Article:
Froome in yellow but nobody’s scared.

Aru did the do.

Aru did the do.

Impressions from a thrilling day in the Tour de France, version 2017. Today was the first day in the “mountains,” a short but hard (average 8% grade) and then horrific (20% grade) climb up to La Planche des Belles Filles.

First, winner Fabio Aru of Astana. The newly crowned Italian road race champion came into Le Grand Shindig after the heartbreak of not starting his home tour and number one season objective, the Giro d’Italia.

A persistent and slow healing knee injury put him in France and he delivered big time. The smile on his face as he crossed the finish line for his first Tour stage win told you how thrilled he was to make up for the Italian disaster.

“I’m amazed. I attacked and gave it everything. I wanted to see who would move because Team Sky was setting a fast pace. I wanted to see what they had,” said Aru. In answer to his question, not enough.

Senõr Giro-Tour double, Nairo Quintana, put in a troubling performance, finishing ninth, 34 second back and failing to respond to those final accelerations from Aru, Froome and Porte.

The propaganda out of his Movistar squad, team manager and Quintana himself was that physiologically speaking, he gets better in the second grand tour. Well, he better.

While the short, punchy climb in the first week didn’t suit his pure climber skills, it was a head snap to see him fade off the pace when the stage was up for grabs. (Just like fellow Giro rider, Thibaut Pinot who went steadily backwards — FDJ team boss Marc Madiot never claiming the Frenchman gets stronger with the Giro-Tour debacle.)

Hello Dan Martin, let’s turn up the spotlights just a little. The mercurial Irishman showed he is off to a blazing start at a podium placing. According to the bathroom scale chez Martin, he’s come into this Tour lighter than he’s even been and it showed in the final three kilometers. Chapeau for caloric discipline and welcome to the “top rivals” part of the show.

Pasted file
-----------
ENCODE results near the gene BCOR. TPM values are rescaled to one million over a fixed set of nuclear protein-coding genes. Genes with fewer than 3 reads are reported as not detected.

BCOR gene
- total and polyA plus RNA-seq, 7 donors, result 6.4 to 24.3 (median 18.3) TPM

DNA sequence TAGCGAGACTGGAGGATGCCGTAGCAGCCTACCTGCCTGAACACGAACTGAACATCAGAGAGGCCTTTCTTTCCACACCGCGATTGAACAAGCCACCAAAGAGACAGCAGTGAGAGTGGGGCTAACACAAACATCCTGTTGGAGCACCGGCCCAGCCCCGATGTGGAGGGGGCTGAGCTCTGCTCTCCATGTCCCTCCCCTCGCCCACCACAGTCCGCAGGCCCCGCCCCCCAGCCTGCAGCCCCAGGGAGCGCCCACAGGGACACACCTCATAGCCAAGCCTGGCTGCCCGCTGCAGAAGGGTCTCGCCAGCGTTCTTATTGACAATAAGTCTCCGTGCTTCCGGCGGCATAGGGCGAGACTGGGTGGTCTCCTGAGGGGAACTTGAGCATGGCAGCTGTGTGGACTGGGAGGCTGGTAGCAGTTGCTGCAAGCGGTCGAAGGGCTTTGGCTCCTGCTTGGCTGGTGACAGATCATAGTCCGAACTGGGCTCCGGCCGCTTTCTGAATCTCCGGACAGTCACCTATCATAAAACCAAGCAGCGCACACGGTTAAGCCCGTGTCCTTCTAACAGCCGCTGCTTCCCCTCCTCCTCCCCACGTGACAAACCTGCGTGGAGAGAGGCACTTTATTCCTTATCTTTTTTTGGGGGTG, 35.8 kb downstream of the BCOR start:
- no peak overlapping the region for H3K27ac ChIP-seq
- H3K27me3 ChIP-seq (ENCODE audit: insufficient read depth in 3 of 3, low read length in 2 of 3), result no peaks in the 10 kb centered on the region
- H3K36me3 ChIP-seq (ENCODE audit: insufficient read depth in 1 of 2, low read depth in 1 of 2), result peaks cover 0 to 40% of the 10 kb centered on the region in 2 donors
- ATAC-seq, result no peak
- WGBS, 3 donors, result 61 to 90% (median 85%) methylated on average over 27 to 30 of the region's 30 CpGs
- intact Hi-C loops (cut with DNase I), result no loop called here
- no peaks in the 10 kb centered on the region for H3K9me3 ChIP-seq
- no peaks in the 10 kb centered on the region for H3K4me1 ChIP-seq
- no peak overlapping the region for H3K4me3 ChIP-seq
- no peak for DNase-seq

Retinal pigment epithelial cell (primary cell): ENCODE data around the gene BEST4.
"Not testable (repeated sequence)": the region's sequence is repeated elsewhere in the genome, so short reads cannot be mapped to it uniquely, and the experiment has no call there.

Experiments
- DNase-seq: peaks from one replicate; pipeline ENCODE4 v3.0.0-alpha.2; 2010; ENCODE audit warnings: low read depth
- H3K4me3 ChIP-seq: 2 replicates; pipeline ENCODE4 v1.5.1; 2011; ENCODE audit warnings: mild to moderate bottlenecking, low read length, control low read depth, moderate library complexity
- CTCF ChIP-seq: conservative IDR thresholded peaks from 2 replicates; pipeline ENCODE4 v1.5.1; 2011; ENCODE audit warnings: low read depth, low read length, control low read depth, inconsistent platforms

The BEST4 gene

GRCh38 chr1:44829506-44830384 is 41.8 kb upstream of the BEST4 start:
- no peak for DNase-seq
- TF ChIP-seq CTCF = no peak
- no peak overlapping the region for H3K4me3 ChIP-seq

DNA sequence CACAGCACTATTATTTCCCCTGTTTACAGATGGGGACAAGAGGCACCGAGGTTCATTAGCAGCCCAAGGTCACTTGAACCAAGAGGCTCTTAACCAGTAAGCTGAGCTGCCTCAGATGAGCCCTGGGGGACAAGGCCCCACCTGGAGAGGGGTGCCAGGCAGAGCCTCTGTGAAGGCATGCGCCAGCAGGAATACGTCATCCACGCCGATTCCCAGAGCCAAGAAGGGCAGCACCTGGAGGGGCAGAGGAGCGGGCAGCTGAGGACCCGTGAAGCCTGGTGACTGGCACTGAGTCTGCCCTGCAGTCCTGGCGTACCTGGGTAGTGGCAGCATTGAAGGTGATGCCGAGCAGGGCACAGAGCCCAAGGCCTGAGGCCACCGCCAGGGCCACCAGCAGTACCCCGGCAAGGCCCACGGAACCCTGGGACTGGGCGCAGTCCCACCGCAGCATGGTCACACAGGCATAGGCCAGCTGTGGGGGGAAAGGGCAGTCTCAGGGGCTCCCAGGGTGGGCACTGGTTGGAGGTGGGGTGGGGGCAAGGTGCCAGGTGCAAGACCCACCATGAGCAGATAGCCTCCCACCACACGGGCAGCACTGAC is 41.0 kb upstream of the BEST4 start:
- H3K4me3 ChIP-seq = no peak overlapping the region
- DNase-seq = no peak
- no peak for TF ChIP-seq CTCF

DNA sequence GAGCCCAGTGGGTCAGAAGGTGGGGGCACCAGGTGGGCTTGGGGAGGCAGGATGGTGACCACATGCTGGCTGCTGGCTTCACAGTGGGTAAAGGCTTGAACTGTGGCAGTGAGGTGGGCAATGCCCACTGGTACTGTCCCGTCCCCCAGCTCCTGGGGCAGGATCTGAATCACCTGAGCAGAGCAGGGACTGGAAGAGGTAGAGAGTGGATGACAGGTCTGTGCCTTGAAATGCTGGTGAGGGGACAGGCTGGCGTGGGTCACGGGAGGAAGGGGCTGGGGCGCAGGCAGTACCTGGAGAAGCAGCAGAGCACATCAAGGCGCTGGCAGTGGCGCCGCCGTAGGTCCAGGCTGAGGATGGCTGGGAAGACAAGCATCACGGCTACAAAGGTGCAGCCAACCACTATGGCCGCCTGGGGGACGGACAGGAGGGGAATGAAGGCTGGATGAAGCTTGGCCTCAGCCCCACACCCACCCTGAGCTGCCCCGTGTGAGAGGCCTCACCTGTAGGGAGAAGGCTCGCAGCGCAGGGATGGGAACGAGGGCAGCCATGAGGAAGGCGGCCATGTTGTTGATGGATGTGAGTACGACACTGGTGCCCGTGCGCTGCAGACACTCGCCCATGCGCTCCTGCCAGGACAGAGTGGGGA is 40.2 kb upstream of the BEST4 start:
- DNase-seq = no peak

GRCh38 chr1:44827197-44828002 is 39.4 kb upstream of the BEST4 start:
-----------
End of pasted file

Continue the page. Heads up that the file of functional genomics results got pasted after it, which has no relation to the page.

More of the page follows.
Alberto Contador. When le merde hit the fan, the Spaniard was in the vicinity but far from the decisive action. He rolled in behind Froome, Porte, Martin and Aru and the first question that came to mind was whether it could have been worse.

Did he manage an 8th placing on experience and willpower, is he wisely keeping his powder dry and his wattage in check for the Pyrenees and Alps or is he well and truly done, final Tour, wave goodbye? “Today the important thing was to save the Tour because I was not great,” said El Pistolero who gets points for honesty. Still, disturbing thoughts aplenty.

Romain Bardet (AG2R) was in the mix. We are fans of the little Frenchman with the advanced college degree and he did play a significant role in today’s final. He finished just ahead of Contador and Quintana and is 47 seconds away from Froome and that stylish yellow jersey. So, in a word, encouraging.

Richie Porte was glued to Chris Froome’s rear wheel when La Planche des Belles Filled reaches its final agonizing accelerations. Yes, he’s confident, yes, he’s on form, yes, his BMC did too much work at the bottom while the Sky train rested. Still, he hoped for better but all in all, job done and keep rolling down and up the road. No reason not to be feeling strong after today’s result.

And finally, the ungainly one, Chris Froome. After uncharacteristically winning absolutely nothing this year in the run-up to his favorite race, Froome perhaps wanted to make a “I’m le Patron” statement by putting time into all his rivals. E

Well, except for Aru job done but we won’t be the first to notice it wasn’t much of a body blow. The three time champion was unable to shake Porte after the stellar work of his five-high priced domestiques. We’ve got a long way to go but no rivals came away from stage five thinking, well, this is hopeless. On the contrary, people like Bardet, Porte, Aru and Yates have every reason to think the podium is wide open.

Missing in action? Hmmm, Fuglsang was very quiet and nothing for the eternally smiling Estaban Chavez back in 31st. Boys, wassup?


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